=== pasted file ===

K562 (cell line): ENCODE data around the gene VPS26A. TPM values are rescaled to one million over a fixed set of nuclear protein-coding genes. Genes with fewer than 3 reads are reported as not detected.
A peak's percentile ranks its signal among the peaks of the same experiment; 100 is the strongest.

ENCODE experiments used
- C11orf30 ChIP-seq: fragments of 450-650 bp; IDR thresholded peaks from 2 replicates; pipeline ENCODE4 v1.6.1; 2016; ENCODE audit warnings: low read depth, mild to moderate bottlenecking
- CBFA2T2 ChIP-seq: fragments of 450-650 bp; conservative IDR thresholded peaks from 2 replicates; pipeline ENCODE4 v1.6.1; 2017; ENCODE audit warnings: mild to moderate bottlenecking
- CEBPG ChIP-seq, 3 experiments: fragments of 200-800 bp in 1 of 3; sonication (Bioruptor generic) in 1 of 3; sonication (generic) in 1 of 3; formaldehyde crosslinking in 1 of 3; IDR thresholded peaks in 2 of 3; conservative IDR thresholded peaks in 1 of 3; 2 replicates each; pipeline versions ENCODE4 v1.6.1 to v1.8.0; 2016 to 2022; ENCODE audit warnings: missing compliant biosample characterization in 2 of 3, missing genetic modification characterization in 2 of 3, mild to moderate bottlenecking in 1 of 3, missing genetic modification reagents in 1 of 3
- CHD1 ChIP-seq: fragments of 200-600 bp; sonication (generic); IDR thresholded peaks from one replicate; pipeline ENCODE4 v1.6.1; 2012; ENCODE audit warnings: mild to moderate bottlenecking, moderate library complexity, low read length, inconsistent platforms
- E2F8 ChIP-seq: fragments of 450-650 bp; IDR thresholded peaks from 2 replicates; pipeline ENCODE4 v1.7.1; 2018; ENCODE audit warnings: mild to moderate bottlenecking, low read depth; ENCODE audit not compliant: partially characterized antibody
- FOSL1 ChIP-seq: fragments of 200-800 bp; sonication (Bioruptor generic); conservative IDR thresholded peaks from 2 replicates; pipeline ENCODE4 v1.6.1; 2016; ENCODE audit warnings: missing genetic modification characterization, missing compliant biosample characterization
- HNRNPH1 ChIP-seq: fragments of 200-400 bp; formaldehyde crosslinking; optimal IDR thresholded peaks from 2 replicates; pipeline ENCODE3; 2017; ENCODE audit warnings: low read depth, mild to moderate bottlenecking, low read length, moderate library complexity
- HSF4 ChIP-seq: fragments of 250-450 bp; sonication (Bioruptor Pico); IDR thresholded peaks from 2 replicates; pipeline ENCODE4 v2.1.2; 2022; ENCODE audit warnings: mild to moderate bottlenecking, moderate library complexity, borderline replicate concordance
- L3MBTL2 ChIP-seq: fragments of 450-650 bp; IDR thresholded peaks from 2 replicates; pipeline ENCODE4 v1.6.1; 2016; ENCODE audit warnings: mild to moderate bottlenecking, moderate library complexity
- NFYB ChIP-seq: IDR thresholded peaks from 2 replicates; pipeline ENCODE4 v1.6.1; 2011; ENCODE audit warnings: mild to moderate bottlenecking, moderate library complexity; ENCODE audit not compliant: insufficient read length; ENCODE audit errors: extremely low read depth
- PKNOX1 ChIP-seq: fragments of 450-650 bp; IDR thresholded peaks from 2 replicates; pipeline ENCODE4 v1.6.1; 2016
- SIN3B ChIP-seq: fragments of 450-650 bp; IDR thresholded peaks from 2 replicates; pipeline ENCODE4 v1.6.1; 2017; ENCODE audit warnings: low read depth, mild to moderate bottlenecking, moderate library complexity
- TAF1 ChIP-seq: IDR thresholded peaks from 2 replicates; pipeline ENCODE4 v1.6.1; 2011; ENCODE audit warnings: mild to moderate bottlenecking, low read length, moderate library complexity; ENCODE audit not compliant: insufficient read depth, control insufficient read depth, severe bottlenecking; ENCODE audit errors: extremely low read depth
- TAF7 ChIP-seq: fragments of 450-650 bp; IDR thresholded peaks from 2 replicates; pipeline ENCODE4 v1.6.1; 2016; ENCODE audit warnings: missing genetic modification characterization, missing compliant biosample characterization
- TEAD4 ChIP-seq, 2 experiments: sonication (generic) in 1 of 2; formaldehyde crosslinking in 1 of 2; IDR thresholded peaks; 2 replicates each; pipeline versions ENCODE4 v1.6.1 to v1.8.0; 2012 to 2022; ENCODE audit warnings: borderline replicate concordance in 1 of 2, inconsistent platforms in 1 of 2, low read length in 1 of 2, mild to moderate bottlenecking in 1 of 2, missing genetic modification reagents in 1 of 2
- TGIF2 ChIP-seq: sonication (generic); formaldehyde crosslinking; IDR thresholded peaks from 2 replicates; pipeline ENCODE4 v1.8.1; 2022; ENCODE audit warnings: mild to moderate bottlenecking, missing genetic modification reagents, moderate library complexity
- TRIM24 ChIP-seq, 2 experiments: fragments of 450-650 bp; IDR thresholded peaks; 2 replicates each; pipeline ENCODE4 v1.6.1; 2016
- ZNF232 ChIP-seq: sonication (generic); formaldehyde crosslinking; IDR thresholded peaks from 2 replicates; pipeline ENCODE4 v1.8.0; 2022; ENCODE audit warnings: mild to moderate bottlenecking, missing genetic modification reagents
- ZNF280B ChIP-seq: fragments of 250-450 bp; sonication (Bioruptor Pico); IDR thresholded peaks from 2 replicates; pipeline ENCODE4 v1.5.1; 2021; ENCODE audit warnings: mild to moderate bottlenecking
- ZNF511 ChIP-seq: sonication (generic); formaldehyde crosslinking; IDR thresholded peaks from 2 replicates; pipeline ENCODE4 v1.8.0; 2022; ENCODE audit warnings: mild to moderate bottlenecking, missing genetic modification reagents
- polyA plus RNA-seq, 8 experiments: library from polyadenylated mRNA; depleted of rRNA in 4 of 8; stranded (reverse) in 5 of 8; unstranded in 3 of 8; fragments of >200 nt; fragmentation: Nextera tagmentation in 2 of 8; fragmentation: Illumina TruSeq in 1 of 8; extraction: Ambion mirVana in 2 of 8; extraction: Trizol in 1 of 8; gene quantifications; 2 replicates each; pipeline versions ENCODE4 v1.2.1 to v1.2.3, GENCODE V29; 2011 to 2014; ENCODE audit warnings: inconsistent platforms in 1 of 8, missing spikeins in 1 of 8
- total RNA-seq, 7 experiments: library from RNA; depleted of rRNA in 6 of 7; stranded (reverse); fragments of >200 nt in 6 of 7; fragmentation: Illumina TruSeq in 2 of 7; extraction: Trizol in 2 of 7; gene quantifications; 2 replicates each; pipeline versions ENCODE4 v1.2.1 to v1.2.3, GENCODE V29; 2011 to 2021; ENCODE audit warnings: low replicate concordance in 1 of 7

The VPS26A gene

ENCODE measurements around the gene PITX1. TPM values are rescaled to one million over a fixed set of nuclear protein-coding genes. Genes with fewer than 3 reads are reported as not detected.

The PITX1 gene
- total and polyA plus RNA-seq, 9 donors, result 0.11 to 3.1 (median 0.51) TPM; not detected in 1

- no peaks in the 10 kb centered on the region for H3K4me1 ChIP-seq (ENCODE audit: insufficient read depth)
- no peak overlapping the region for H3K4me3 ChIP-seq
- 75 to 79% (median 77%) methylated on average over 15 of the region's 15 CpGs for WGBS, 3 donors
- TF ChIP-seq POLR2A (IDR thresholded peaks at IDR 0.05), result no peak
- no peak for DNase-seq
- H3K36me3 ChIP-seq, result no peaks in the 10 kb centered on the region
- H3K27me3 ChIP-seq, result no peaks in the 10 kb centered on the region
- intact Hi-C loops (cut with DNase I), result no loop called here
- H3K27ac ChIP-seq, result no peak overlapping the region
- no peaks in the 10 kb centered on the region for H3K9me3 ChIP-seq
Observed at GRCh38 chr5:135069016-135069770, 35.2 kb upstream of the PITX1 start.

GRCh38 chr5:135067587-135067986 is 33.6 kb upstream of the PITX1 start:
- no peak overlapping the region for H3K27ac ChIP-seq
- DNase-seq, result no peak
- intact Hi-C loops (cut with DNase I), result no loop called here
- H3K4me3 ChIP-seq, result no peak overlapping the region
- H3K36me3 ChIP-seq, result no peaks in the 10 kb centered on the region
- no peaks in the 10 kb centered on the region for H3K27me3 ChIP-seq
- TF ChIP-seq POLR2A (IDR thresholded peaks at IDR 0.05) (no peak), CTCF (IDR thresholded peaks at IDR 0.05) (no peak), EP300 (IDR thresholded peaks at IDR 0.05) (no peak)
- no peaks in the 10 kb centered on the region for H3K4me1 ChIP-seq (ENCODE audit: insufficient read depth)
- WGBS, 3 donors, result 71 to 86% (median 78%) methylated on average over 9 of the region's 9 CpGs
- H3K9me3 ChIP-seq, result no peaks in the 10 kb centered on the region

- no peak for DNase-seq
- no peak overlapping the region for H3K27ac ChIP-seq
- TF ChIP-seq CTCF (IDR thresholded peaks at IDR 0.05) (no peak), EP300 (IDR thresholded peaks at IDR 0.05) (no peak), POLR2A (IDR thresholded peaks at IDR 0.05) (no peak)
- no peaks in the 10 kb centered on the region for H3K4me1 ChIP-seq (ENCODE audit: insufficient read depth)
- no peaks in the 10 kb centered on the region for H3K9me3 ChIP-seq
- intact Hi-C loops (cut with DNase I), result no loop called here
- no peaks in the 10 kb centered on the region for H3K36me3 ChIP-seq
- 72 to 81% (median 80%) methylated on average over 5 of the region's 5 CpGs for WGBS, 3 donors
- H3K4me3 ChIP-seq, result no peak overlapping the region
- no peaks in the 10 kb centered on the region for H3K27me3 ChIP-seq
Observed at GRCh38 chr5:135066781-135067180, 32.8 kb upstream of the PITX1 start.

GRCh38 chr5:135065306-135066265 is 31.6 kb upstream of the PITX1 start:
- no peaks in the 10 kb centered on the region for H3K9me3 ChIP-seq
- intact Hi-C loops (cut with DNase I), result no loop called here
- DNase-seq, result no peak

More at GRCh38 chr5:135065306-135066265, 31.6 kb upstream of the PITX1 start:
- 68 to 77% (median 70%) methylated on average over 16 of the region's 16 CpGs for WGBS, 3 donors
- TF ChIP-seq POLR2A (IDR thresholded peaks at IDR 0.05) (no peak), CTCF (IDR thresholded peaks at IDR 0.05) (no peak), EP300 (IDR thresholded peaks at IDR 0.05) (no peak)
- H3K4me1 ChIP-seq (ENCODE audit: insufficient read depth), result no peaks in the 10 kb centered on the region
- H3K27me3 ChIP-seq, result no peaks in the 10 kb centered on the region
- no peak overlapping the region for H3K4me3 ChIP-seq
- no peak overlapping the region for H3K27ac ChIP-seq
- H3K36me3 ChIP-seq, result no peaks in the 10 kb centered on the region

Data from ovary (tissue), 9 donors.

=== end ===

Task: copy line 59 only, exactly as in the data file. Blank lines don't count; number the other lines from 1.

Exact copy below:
- 72 to 81% (median 80%) methylated on average over 5 of the region's 5 CpGs for WGBS, 3 donors